Let me help you unpack this a bit.
Why do you want to be an IT project manager anyway?
How did IT project management become suddenly sexy?
I see many people who are in other roles who have become very interested in ‘IT’.? I had a co-workers in the past who was going to school to get a degree in web design.? She complained about assignments, tried to find shortcuts or ways to get around the work.? When she asked for my help I had to push back sometimes because she would rather I do the assignment for her.
She just wasn’t very interested in web design.
When I asked her about career goals, it was for ‘the money’.
Don’t do it for the money
Sometimes people are interested in ‘IT’ because they have always been computer geeks.? They love technology… it’s their hobby and their passion.
When I managed operations for a small start-up ISP, I had the opportunity to learn how to administer and program on a Lucent Definity PBX and I loved it.? I wrote scripts to pull out ascii data on a regular basis and generate useful reporting because we had to skimp on reporting packages (as in not buying one).
My point is this:? I love technology.? I’m no longer a gamer and not (that) interested in writing code anymore.? Heck, I’ve only reformatted and reloaded my computer(s) 2 or 3 times in the last year to try out new operating systems.
So I’m not that much of a geek anymore.? What I do have is a foundation of experience and interest that allows me to quickly understand most ‘IT’ environments and people that I come into contact with as a project manager.
That foundation is important.
Hal Macomber and I chatted about this over drinks while in Orlando last October and we both agreed that you need that foundation in any industry or functional area to be successful.
I will not be managing any construction projects any time soon; being a shop boy for a concrete company when I was 12 doesn’t really give me any ‘footing’ in construction.
Which ‘IT’ do you mean?
When you say you want to be an ‘IT’ project manager, what does that really mean?
‘IT’ is a pretty broad category and can mean many different things.
I’ve managed projects involving end-user application development, building web sites, server and client-side automation, back office integration between proprietary systems after company acquisitions, building out a switch, etc.? There are so many specialties within the designation of ‘IT’ they are hard to keep track of.
I started with one focus though, web-based application development.? I had spent years as an individual contributor (and hobbyist) in this arena before managing projects there.? After awhile I was ready to move on to something else.
Before you start thinking about moving towards a career path in IT project management, get clear about what you want to do.? I recommend researching enough to understand what’s out there first, then specialize.? Perhaps data warehousing is your cup of tea…that’s a lot different than developing software for an internal company desktop application.? 5 or 10 years down the road you can branch out into other areas, but for now I suggest picking a specialty.
On education and certifications; a rant
Remember the story about my co-worker earlier?? If you’re doing it just for the money and aren’t into the topic, you might be wasting your time and money.
Many years ago I was interviewing for a senior computer technician.? The ‘MCSE’ certification was all the rage back then and many people were going to boot camps to cram for the exam with a guarantee of passing.? Does this sound familiar?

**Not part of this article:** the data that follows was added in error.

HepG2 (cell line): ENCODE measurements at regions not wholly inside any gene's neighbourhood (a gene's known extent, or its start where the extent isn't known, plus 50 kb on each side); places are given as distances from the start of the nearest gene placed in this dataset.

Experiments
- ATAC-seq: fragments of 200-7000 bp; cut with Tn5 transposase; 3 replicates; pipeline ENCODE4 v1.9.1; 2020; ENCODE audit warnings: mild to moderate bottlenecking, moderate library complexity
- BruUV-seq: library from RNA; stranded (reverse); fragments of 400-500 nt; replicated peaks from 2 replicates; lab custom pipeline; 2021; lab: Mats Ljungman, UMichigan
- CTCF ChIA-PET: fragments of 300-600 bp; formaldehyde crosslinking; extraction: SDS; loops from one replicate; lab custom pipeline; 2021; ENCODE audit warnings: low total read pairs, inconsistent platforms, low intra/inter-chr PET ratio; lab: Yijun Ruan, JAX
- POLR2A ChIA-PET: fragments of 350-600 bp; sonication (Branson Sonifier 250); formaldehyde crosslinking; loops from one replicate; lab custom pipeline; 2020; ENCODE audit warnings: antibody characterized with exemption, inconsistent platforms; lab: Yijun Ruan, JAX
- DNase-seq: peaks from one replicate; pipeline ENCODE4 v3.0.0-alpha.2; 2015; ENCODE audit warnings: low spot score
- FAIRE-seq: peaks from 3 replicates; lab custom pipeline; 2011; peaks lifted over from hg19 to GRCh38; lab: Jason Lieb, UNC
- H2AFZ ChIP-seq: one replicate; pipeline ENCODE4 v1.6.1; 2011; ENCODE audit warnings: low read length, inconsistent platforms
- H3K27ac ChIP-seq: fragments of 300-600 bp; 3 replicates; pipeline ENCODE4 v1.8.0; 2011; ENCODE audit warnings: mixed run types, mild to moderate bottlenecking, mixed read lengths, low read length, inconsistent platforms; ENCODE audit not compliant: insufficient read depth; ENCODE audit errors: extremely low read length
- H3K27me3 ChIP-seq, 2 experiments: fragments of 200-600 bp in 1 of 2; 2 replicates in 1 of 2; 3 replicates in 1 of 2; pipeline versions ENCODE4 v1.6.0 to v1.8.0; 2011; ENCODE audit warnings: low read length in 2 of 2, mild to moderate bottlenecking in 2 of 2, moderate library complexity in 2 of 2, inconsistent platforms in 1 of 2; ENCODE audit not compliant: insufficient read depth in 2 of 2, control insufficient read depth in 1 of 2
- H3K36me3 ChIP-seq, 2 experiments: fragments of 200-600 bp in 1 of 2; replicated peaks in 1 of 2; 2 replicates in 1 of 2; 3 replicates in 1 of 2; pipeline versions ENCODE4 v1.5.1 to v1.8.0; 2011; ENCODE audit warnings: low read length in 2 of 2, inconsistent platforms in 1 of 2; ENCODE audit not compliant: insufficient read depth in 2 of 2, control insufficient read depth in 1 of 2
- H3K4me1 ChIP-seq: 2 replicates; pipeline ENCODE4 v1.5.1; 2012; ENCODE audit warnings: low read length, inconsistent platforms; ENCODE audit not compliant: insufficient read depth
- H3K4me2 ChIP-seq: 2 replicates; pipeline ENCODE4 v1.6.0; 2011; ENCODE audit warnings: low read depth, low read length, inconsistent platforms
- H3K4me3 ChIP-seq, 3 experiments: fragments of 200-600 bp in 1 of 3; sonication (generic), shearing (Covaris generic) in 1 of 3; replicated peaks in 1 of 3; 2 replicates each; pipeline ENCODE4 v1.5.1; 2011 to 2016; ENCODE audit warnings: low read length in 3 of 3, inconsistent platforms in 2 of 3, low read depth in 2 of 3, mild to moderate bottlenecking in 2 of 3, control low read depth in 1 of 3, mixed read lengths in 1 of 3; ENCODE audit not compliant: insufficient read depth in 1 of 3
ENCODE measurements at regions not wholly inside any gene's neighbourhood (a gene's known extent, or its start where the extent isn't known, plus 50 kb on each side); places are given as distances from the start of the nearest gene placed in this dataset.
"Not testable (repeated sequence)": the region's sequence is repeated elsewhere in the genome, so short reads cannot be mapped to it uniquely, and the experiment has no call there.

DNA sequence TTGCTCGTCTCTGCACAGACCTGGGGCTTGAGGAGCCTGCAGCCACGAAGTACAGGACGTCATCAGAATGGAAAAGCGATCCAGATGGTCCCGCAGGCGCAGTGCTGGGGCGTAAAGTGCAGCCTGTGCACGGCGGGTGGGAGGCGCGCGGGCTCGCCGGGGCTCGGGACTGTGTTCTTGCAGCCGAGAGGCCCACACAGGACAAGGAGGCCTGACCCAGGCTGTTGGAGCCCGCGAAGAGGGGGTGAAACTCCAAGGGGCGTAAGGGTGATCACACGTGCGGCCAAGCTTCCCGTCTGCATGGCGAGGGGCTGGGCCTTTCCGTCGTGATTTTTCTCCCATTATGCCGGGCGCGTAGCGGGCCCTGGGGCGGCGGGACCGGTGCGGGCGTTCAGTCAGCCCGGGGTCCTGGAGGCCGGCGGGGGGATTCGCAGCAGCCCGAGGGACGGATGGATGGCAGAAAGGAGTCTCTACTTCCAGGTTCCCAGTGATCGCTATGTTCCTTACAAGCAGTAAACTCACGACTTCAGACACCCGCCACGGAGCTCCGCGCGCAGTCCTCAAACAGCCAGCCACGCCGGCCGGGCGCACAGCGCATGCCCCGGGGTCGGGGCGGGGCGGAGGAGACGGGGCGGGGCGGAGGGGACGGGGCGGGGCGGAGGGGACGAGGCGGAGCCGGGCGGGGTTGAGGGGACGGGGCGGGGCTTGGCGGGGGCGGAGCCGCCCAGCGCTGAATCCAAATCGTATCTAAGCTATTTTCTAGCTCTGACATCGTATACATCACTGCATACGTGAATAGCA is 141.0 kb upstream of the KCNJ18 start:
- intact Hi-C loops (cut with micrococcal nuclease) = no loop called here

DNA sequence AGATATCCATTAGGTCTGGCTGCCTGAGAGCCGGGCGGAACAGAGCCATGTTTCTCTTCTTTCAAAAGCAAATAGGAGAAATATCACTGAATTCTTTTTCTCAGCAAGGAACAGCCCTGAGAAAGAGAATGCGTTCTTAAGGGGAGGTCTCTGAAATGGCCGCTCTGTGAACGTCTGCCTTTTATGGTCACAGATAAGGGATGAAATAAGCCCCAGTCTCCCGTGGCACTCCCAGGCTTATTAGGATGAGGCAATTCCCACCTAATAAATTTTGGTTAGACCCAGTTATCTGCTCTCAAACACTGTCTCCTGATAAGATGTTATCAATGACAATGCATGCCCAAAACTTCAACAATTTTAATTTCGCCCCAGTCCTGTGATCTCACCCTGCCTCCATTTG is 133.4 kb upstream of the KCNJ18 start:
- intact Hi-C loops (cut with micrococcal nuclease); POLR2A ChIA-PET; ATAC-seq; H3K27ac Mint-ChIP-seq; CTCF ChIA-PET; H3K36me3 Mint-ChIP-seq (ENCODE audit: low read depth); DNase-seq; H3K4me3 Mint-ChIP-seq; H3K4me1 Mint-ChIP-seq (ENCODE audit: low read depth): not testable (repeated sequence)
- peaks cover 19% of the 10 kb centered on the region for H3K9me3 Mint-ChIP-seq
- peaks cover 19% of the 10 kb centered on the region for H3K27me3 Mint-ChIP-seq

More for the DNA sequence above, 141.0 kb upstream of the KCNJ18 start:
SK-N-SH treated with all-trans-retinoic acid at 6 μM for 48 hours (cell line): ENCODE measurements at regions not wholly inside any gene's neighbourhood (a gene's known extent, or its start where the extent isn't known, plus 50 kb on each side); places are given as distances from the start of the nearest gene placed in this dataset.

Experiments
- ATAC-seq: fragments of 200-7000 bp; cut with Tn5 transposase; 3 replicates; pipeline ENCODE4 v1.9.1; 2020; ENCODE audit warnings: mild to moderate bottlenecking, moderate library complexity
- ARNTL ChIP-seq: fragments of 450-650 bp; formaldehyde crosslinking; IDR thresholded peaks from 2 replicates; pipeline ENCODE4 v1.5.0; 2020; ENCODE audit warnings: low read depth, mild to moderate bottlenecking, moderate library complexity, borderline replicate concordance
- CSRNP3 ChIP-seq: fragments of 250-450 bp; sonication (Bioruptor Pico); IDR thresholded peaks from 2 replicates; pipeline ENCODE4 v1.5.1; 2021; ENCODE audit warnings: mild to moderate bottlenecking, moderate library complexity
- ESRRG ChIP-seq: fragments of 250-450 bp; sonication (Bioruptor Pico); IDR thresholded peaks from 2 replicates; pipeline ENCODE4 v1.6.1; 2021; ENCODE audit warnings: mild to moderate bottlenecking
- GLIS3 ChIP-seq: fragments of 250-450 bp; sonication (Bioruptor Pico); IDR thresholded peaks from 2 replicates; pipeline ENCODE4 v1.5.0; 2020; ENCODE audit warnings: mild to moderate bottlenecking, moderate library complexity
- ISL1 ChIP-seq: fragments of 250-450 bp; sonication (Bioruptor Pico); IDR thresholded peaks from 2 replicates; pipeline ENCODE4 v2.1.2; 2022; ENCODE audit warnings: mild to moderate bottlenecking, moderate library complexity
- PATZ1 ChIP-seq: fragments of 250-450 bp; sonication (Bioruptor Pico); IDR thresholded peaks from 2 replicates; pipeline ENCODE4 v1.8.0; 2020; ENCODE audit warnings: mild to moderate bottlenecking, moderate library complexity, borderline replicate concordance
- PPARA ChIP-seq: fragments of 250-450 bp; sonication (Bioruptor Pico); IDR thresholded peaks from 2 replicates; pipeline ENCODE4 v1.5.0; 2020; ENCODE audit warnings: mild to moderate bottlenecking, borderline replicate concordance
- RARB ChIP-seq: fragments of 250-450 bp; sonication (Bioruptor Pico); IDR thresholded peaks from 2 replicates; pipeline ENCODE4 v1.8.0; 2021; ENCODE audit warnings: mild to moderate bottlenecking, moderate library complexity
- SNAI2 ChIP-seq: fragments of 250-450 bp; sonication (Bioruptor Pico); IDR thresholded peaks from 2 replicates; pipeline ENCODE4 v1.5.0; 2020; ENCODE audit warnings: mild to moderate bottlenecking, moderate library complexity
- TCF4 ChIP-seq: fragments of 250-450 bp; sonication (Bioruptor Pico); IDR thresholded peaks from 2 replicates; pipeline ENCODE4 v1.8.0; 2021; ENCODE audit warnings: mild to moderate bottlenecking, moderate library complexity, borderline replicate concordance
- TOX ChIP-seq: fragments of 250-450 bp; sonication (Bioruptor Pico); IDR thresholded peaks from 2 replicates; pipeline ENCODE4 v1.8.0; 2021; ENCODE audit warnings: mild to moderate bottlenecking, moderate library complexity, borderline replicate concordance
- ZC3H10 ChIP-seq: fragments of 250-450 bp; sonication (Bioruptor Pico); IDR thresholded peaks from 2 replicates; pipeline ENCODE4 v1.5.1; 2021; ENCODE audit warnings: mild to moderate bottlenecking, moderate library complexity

One gentleman I interviewed had an impressive resume for the role.? A bachelor of computer science, MCSE? and some other things I can’t recall.? I was looking forward to the interview, he seemed perfect on paper.? As a part of my interview process, I always try to include some kind of role playing to really test the candidate.
He wowed me.
But not in a good way.? This ‘MSCE’ couldn’t navigate around a PC, let alone perform some of the routine troubleshooting tasks I was throwing at him.? It was painful.? I ended up hiring a 19 year-old who had been a technician for only 6 months.? He was a gamer, could do advanced troubleshooting with his eyes closed, and was a great communicator.
I know PMPs like this today.? When you hear me rant about how I dislike boot camps or being in it just for the piece of paper, now you know where it comes from.
Now that I got that off my chest…
Go get the CAPM, Project+, ITIL, IPMA-X, PMP, PRINCE2, degree in IT project management or whatever.? Go invest in some training courses.? I’m not against any of this.
Just do it because you’re passionate about it.
The entry-level certifications will give you a familiarity with project management in general and the specific standard or processes involved with the organization that offers it. A degree in computer science can be a great move if you are truly passionate about it.
I went back to school for a degree in project management because I am passionate about it.? It helped me look at managing projects in a more systematic and formal way, which meant a lot when combined with experience and passion.
I got the PMP certification because it was a great way to learn about that paradigm.? For me the best parts were when I came across something I disagree with…no one source is “THE SOURCE”.? If I hadn’t the years of experience managing projects I would have done the CAPM exam instead for the same reason.
Of course these things help your career.? Remember how excited I was about the degree and certification on that resume?? They can help you get opportunities to show people what you can do.? But you can’t rely on them like that chap did.
It’s just a piece of paper unless you are passionate.